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2011 N.D. crop prices down, but still near historic highs

Prices received for crops by North Dakota farmers last month were down from November, but remain near historic highs, according to a report released last week.

Prices received for crops by North Dakota farmers last month were down from November, but remain near historic highs, according to a report released last week.

According to the U.S. Department of Agriculture's agricultural statistics office in Fargo, the state's farmers received an average of $8.15 per bushel for spring wheat at grain elevators in December, down 52 cents from what they got in November.

But the $8.15 still is a record for December marketings, based on figures reported by USDA's National Agricultural Statistics Service office in Fargo. The only comparable figure was the $7.49 per bushel received in December 2007. From 2005-2010, the December prices received for spring wheat averaged $5.46 a bushel.

If inflation is accounted for, of course, prices of about $5 per bushel received in the early 1970s would amount to twice or more the December 2011 prices.

Darin Jantzi, director of NASS's North Dakota field office, said final figures for the current wheat marketing year, which ends in June, won't be available until next summer, including weighing each month's prices by what percent of the year's wheat crop is sold in that month.

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Each December, the state's farmers sell about 10 percent of the spring wheat crop, compared to nearly 15 percent right off the combine each August during harvest, according to NASS reports of recent years. Correspondingly, wheat prices tend to be higher during spring months, when little wheat is left to be sold.

But monthly reports can show rough comparisons, Jantzi said.

60 percent higher

In the calendar year 2011 which ended Dec. 31, the state's farmers received an average of $8.50 per bushel for spring wheat sold at grain elevators, according to NASS's monthly reports. That's 60 percent higher than the average of $5.31 per bushel received during calendar year 2010, according to similar NASS monthly reports.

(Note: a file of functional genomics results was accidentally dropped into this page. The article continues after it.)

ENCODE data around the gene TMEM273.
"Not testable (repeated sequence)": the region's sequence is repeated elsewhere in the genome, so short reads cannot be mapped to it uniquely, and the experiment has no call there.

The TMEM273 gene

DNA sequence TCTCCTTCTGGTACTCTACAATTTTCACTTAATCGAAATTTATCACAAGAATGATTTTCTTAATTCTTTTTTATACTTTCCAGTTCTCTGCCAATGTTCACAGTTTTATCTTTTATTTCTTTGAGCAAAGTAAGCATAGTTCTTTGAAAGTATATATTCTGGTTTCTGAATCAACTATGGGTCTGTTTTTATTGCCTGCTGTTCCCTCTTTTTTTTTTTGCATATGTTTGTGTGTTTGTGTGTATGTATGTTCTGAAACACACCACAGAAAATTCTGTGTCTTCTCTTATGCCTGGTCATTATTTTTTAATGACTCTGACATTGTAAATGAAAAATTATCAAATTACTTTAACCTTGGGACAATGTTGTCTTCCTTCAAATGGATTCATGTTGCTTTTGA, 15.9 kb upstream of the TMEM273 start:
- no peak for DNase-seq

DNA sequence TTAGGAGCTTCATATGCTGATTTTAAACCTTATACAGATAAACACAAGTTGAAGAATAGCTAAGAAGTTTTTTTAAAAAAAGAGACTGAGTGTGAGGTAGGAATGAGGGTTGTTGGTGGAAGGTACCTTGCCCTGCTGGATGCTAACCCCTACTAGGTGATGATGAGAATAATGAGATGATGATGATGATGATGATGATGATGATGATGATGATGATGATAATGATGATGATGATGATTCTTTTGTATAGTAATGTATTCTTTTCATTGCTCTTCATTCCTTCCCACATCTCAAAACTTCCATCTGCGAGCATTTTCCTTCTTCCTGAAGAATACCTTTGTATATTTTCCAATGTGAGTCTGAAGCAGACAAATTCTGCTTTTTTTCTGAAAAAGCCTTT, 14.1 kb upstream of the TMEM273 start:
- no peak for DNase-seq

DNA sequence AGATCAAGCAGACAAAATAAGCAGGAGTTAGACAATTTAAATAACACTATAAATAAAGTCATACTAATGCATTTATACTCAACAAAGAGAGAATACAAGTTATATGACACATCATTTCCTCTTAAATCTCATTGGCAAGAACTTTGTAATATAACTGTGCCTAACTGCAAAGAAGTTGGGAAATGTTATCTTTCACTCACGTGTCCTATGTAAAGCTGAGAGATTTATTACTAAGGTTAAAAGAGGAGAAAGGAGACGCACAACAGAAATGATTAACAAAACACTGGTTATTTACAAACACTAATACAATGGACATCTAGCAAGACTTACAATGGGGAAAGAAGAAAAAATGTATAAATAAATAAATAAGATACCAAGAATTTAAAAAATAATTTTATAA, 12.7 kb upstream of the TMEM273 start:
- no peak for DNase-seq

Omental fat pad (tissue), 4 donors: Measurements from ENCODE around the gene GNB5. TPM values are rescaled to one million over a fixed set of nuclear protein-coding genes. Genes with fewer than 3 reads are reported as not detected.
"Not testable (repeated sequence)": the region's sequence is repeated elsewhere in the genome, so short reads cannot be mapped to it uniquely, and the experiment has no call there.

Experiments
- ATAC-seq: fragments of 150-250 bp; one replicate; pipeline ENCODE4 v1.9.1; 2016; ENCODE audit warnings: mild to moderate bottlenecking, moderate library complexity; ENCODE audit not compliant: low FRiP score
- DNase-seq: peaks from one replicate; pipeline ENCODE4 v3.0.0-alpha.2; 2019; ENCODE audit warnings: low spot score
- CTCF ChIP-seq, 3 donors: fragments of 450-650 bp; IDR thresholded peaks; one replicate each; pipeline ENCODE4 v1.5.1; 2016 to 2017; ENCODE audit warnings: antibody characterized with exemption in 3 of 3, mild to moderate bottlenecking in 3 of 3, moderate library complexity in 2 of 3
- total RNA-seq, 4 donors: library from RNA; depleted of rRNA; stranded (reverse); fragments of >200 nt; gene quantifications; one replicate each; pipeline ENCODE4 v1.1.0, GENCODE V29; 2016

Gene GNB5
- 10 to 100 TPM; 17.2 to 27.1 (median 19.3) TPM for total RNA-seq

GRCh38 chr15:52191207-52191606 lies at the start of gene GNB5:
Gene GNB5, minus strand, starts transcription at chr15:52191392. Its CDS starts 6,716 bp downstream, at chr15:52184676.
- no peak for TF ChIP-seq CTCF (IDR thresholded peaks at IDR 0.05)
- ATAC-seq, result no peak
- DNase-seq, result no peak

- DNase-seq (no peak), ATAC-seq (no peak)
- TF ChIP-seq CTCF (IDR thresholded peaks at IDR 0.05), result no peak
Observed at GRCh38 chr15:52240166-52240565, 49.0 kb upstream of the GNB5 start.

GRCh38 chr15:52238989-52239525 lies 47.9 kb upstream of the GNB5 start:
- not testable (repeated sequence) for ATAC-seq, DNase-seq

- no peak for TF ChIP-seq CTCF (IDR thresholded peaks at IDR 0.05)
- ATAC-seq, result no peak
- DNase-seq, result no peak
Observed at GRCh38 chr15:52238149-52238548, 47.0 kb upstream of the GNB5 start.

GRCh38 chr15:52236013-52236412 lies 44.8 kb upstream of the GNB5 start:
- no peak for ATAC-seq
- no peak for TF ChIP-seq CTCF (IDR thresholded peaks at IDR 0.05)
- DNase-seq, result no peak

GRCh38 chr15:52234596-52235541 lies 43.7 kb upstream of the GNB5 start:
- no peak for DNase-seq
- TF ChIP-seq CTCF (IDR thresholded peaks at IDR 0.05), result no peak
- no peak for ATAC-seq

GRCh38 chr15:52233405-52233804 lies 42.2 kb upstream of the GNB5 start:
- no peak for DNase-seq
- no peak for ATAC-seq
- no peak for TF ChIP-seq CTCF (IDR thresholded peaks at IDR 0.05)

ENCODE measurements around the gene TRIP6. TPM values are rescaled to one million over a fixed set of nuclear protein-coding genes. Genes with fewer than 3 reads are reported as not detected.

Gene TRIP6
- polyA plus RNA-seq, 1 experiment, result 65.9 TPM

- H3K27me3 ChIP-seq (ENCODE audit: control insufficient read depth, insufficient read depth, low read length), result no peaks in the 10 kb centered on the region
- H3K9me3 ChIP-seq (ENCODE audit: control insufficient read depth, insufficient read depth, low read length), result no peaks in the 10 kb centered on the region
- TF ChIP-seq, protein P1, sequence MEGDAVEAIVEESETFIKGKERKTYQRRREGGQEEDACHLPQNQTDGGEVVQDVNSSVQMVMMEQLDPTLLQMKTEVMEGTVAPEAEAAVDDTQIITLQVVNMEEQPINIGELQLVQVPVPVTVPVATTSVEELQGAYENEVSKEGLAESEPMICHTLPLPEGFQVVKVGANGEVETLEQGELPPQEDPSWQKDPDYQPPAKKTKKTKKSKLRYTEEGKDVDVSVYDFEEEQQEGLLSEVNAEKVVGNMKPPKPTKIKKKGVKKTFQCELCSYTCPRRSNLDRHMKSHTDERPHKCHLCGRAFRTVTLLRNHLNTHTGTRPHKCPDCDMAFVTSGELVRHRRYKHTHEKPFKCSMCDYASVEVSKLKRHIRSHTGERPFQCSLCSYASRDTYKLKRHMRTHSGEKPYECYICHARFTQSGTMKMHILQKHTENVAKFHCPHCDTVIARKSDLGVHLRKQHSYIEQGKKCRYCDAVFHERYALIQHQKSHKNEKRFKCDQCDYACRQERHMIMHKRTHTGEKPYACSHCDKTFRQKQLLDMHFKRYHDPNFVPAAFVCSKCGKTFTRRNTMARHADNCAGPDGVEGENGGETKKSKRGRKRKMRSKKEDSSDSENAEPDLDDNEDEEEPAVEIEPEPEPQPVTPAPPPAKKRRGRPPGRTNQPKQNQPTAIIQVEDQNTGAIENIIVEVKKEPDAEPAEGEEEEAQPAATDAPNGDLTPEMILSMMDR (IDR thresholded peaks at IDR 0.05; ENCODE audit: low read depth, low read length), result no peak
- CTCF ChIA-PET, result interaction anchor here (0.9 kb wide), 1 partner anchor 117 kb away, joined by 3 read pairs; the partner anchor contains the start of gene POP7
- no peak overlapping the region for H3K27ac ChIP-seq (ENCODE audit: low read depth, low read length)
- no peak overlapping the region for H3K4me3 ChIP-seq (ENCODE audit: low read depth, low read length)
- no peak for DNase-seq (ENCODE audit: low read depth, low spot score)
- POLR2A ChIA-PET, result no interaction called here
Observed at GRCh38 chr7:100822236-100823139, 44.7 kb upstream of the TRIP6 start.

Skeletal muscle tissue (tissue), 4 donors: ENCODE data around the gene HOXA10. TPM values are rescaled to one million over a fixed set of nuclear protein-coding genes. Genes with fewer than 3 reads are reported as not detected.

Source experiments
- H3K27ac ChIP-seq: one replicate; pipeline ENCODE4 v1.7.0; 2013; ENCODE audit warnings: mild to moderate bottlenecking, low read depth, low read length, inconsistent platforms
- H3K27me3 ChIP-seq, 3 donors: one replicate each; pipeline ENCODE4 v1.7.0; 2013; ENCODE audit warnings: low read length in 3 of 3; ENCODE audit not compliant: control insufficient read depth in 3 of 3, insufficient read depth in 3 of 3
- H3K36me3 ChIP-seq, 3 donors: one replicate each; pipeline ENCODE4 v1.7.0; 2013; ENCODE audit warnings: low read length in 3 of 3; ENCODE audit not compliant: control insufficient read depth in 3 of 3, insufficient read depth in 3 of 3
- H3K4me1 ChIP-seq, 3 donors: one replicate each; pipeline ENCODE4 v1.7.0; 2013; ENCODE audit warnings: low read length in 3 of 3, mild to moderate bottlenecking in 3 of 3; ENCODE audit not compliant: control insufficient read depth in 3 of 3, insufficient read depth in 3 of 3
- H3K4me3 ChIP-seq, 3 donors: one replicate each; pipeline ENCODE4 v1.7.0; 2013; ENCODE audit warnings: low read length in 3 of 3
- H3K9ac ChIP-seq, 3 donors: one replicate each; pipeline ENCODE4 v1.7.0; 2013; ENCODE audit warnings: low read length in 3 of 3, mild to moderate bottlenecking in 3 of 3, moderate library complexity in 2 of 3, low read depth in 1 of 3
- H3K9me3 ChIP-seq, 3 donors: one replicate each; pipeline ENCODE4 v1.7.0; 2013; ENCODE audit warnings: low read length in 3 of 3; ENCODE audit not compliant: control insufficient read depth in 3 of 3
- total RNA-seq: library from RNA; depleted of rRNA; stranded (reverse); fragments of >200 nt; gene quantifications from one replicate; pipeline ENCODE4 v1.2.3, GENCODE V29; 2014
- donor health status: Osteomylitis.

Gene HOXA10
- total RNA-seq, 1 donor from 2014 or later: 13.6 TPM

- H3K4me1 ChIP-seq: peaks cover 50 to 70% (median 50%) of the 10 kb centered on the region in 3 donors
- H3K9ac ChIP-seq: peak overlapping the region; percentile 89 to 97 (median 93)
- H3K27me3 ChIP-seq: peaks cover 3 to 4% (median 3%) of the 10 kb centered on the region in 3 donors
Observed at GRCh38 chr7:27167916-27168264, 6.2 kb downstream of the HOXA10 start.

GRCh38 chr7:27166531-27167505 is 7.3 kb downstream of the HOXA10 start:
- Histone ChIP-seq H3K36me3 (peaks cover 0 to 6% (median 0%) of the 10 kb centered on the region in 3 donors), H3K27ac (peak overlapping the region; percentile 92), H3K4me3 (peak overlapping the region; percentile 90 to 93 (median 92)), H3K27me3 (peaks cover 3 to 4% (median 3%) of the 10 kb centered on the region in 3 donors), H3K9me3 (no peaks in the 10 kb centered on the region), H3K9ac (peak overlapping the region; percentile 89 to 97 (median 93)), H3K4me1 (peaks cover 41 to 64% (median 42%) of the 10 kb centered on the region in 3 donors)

Prices have been higher in recent years, but not for as long.

From February 2007 to June 2007, the state's farmers received, on average, $10.10 to $12.70 per bushel for spring wheat.

But prices before and after that short, hot period were much lower, reflected in annual average prices of $7.45 for the 2007-2008 marketing year and $7.19 for the 2008-2009 marketing year, which ended June 30, 2009.

Remarkable factor

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In the five marketing years ending June 30, 2010, spring wheat prices received by the state's farmers averaged $5.53, according to NASS.

Another remarkable factor in 2011 was that prices for all crops were near historic highs.

For example, soybean prices received by North Dakota farmers averaged $10.50 a bushel in December. That's down 80 cents from November prices and a full $1.30 from what they got in August.

But for all of 2011, soybean prices received by the state's farmers averaged just a penny less than $12 a bushel, 26 percent higher than the similar average price received in calendar year 2010, according to NASS figures.

'King' crop

Corn has become the chief rival for North Dakota's "king" crop, spring wheat. In 2011, the state's farmers produced more corn than spring wheat, for only the third time, all in the past five years.

Corn prices received by the state's farmers averaged $5.64 last year, based on the monthly reports from NASS; that's 64 percent higher than in 2010.

Again, these prices are not entirely comparable to the marketing year figures calculated by NASS, weighted with actual sales receipts for each month, Jantzi said.

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But the numbers still can give an idea of the remarkable year, price-wise, farmers saw in 2011, he said.

By rough comparison, the average price for corn received by North Dakota farmers in the five marketing years ending Sep. 30, 2010, was $3.11 a bushel, according to NASS figures.

'A good year'

"It's been a good year for corn prices," said Bart Schott, a Kulm, N.D., farmer who is chairman -- and past president -- of the National Corn Growers Association. "We've had an explosion of corn acres moving northwest across the state. I have two young sons farming, and if they could, they would plant every acre to corn every year because it's the profit leader on the farm."

At the same time, costs are rising to grow corn, he said.

"Land costs have gone through the roof," he said. "Most farmers I talked to say the cost of production for 2012 will be $4.70 to $5 a bushel."

Reach Lee at (701) 780-1237; (800) 477-6572, ext. 237; or send e-mail to slee@gfherald.com .

Related Topics: AGRICULTURE
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This piece was written for Prairie Business, which covers business in the Dakotas and Minnesota. To receive a free digital edition each month, see the instructions at the bottom of this story.